November 29, 2017

Monitoring Mental Health in Our Youth

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Christine Kahan, MS

Gunpowder Elementary School, Baltimore, Maryland, and King Kahan Publishing


Mental illness is not a topic that is often discussed in school as children grow up. However, 1 in 5 children will get a serious mental health disorder at some point, so perhaps this topic should be taught. Let that statistic really sink in: 15 million of our kids will have a serious mental illness, and few of them will receive help. And I was one of them. When I was growing up, mental health was not talked about, so I assumed my worry-addled mind—which was always focused on the most negative thing—was “normal.” I was in my twenties when I was diagnosed with depression and finally received the appropriate treatment. However, I will never forget how I felt growing up with an unbalanced mind and feeling as though I didn’t fit in.

In contrast, as an educator for 15 years and an assistant principal for 9, I have seen a significant rise in mental health concerns among children within the past couple of years. More kids now are talking about suicide as an option when they feel certain emotions. The bottom line is that, within both the educational setting and at home, we need to educate our youth on their mental health, along with appropriate coping strategies. So, what can we do?

1. Believe mental disorders exist. Mental health disorders such as attention-deficit/hyperactivity disorder (ADHD), anxiety, depression, and posttraumatic stress disorder (PTSD) are thought by some parents or teachers to be “made up.” Just because a person does not look like he or she has a disorder does not mean that he or she isn’t engaged in a mental battle. In the educational world, we need to do a better job of providing training to all staff regarding the characteristics of these disorders and appropriate accommodations. In the rest of the world, we need to recognize that these are real conditions and not make parents feel guilty if their child is battling them. If you are a doubter of these conditions, I encourage you to read about differences between the brains of people with and without a mental health disorder.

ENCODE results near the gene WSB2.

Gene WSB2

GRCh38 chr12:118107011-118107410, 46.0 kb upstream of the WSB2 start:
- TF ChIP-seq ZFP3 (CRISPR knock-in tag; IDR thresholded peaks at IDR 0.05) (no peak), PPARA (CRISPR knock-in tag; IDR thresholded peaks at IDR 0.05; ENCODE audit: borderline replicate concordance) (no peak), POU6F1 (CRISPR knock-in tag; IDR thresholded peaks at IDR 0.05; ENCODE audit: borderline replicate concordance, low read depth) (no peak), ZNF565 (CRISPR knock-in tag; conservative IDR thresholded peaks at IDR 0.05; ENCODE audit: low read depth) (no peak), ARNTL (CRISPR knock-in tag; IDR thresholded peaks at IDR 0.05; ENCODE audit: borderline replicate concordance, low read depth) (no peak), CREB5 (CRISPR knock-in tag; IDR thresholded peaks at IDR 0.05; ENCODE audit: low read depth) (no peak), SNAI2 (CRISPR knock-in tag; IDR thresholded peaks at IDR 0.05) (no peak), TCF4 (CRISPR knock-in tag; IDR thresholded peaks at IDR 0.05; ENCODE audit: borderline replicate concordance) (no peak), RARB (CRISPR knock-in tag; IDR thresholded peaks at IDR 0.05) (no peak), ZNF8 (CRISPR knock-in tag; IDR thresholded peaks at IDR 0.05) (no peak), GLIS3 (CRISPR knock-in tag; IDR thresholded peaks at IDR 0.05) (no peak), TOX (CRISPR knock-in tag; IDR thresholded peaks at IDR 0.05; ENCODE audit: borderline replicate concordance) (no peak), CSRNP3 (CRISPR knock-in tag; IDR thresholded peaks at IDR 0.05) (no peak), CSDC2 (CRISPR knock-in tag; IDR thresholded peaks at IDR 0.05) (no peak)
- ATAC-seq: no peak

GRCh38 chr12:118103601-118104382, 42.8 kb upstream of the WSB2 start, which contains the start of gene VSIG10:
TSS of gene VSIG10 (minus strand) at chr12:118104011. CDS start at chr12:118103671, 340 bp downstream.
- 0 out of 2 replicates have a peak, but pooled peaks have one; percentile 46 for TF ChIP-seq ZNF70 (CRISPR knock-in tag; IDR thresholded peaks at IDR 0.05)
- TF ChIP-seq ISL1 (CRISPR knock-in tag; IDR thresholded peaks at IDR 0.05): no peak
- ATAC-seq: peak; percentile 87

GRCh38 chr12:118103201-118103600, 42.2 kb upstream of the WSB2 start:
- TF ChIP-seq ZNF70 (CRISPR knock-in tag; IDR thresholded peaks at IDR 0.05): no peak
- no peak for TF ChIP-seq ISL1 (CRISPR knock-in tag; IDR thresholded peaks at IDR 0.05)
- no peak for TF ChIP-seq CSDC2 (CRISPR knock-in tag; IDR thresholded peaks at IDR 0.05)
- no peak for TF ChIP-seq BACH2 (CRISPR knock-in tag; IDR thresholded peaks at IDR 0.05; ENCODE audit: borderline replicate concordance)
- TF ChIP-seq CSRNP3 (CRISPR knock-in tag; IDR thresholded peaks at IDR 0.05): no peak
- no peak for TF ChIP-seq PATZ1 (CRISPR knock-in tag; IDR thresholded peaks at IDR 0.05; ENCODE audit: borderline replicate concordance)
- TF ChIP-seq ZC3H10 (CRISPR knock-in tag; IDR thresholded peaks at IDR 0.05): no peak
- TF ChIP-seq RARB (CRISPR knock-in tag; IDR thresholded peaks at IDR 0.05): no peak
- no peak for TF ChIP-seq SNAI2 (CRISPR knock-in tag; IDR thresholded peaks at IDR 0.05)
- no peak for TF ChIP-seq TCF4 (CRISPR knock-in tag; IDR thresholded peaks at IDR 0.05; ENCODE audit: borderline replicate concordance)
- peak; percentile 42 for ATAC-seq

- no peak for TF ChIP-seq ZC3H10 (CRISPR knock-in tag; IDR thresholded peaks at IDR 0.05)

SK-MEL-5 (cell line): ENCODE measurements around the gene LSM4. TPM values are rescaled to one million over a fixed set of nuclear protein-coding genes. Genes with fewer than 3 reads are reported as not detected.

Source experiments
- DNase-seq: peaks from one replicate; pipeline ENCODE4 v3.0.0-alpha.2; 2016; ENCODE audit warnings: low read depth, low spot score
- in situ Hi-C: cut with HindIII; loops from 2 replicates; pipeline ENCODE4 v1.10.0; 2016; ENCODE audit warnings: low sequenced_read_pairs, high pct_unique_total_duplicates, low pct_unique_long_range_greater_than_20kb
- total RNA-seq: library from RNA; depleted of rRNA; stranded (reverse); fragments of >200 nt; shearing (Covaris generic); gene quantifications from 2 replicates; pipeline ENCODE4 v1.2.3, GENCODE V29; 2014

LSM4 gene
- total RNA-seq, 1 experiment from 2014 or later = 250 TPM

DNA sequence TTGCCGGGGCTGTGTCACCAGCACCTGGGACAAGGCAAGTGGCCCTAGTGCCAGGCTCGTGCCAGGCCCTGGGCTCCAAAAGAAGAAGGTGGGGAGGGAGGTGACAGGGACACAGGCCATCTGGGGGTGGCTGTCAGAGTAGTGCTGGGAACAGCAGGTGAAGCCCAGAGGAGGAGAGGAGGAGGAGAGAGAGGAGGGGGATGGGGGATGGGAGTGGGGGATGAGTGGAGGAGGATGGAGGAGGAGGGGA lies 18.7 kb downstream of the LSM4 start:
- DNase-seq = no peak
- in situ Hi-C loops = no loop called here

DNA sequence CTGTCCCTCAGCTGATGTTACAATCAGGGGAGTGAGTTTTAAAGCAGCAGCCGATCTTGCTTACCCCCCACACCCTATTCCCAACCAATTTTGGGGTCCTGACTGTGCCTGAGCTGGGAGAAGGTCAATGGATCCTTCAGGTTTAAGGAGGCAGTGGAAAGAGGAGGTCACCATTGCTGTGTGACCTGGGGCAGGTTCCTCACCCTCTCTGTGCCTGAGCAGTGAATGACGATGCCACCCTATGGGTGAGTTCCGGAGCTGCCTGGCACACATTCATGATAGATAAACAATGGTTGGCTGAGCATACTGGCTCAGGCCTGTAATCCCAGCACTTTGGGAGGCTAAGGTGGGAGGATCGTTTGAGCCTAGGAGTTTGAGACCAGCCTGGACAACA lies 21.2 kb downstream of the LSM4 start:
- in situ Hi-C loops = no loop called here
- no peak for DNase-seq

2. Give kids an outlet. Listening to kids will give us a better understanding of whether they are struggling with a potential mental disorder. So, we need to monitor their actions and thoughts. If a child is expressing irrational fears or worries, having tantrums and meltdowns that seem out of control for his or her age, reporting difficulty sleeping, and having trouble with social interactions, then these are signs that the child needs additional support. We need to show kids that it is safe for them to share what they are thinking about, whether by talking with an adult or writing down their thoughts in a “dialogue journal.”

3. Balance technology. People are consuming 3 times as much information as they did in 1960. Our children start interacting with screens almost from birth. Students often cannot work on their homework for longer than 2 minutes without distracting themselves with screens. These devices are so engaging that it is hard for adolescents to put them down even at night, which contributes to only 20% of teens getting the appropriate amount of sleep. Increased social networking has even led to “Facebook depression.” More and more of our kids are trying to get their self-worth from these sites instead of learning the “soft skills” of building relationships in person and managing conflict resolution. So, at home and at school, we need to have screen time in moderation. Build in parental controls on devices, have devices put away at least an hour before bedtime, and institute a “device-free” meal time. This includes us adults as well, who also are having difficulty maintaining a healthy balance when it comes to screen time.

In summary, adults should set good examples for children—whether as family members, doctors, or teachers—by discussing mental illness in a nonjudgmental, age-appropriate way and implementing behaviors that allow for healthy sleep, positive interactions, and screen-life balance.

Financial disclosure:Ms Kahan has authored Benny Gator, Angry Ana, and Roadmap to Navigating Your Child’s Disability and has co-authored Navigating the Road of Infertility with her husband; she and her husband have founded King Kahan Publishing, LLC. Learn more about Christine Kahan at, and connect with her on Twitter, Facebook, and Instagram.​

Category: Mental Illness
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